• Levels: a meta-table which contains one row for every level in the game
    • IsVirtualCategory (bool, indexed): a virtual category only has a ‘template table’ but no ‘instance table’, virtual categories can be used to provide read-only data (lookup tables, etc) to the game application without having to write a custom exporter tool
    • IsSpecialCategory (bool, indexed): only the above mentioned hard-coded categories are marked as “special”
    • CategoryTemplateTable (string): The name of the database table with entity templates, a template table contains “blueprints” for entities with their initial attribute values. The method FactoryManager::CreateEntityByTemplate() is used to instantiate a new entity from such a template. Template tables live in the static.db4 database.
    • CategoryInstanceTable (string): The name of the instance table (only if this is not a virtual category). Instance tables live in the game.db4 database file and contain one row per actual game entity.
  • Template tables: Template tables contain blueprint for entities which are created through the FactoryManager::CreateEntityByTemplate() method. A row in the template table contains the starting attribute values for a new entity of that type. A template table must contain at least the Id column, which must be (string, primary, unique, indexed).

The game.db4 database has the following tables:

  • _Attributes: this has the exact same structure as the _Attributes table in static.db4
  • _Globals: this is a simple global variable storage managed by the GlobalAttrsManager.
  • Instance tables: the instance tables as listed in the _Categories table of static.db4. Every game entity in the entire game has a row in one of the instance tables. The general structure of an instance table is the same as the associated template table, but with the following additional columns:
    • Guid (guid, primary, unique, indexed): a unique identifier for the entity
    • _ID (string): a human-readable unique identifier (only within the level)
    • _Level (string, indexed): the level where this entity currently resides (may change during game)
    • _Layers (string): The layers this entity is a member of. Entity layers can be used to “overlay” a specific group of entities at level load time. This can be used for day/night, intact/destroyed versions of a level without duplicating the entire level. An empty _Layers attribute means that this entity is always loaded into a level.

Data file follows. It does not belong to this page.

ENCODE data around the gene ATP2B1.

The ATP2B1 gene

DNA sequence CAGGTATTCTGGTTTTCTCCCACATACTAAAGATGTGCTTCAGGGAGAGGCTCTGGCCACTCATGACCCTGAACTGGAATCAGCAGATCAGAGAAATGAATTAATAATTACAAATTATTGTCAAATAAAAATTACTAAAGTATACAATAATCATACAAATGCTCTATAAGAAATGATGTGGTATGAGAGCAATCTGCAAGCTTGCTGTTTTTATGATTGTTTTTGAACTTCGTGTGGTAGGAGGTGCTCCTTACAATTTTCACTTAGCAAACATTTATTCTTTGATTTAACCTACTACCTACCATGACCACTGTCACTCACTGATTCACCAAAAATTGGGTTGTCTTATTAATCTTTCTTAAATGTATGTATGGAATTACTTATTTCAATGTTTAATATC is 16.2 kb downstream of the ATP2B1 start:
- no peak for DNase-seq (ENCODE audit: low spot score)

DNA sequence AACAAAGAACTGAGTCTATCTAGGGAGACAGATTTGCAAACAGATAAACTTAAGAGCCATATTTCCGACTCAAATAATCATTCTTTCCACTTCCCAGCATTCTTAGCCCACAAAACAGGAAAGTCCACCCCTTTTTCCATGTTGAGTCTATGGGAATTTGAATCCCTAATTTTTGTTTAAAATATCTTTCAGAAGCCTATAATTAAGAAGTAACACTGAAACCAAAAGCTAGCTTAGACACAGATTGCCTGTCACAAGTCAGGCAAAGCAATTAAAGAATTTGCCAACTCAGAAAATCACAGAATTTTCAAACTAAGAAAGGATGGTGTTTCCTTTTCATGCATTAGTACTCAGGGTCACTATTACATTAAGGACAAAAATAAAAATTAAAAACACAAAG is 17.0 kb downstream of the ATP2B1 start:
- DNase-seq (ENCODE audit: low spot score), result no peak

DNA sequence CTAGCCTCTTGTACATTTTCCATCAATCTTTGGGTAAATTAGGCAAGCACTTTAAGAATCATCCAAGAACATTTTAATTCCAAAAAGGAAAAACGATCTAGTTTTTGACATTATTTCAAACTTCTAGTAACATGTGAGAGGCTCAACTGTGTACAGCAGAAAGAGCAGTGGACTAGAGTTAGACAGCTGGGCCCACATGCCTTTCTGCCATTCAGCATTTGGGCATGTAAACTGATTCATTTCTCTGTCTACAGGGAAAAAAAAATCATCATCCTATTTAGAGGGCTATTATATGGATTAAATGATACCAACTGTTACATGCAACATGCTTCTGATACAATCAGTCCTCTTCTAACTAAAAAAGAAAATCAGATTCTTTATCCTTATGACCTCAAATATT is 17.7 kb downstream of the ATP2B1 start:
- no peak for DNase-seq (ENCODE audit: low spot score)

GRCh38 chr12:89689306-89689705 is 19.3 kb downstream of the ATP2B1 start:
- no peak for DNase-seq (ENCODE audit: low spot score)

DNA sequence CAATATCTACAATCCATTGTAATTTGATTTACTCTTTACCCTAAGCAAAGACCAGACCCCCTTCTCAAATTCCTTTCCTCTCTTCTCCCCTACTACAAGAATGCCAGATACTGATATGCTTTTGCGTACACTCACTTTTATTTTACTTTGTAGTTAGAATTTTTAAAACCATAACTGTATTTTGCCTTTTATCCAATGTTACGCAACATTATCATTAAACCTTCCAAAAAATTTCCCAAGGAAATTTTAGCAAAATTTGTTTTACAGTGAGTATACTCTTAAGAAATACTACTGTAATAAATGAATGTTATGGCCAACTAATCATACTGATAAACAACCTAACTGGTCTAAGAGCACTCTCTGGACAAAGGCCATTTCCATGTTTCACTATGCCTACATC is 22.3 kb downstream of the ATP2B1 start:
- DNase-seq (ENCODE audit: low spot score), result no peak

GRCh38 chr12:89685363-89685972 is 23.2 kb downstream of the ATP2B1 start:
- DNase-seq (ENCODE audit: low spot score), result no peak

• Transform (matrix44): the current world space transform of the entity

The _Instance_Levels instance table is special in that it doesn’t have the above mentioned hardcoded attributes. Instead it contains one row per level in the game with the following attributes:

  • Id (string, primary, unique, indexed): a unique-id string of the level
  • Name (string, indexed): the human-readable name of the level
  • StartLevel (bool): true if this is the start level which should be loaded on New Game, false for all other levels
  • _Layers (string): the currently active entity layers
  • Center (vector3): the midpoint of the level in world space
  • Extents (vector3): the extents vector of the level (Center and Extents are used to describe the bounding box of the level)
  • NavMesh, NavMeshTransform, NoGoArea, NoGoAreaTransform: used by the navigation subsystem (not currently implemented in Nebula3)

Most entity-related database accesses are wrapped by the CategoryManager, which currently caches most of the data in memory (all template tables, and all entity instance data of the current level). This may change in the future when we generally run SQLite through the in-memory mode. If the in-memory database accesses are fast enough we might drop the caching (which isn’t as good as I’d like because of the huge amount of memory allocations going on during reading from the database).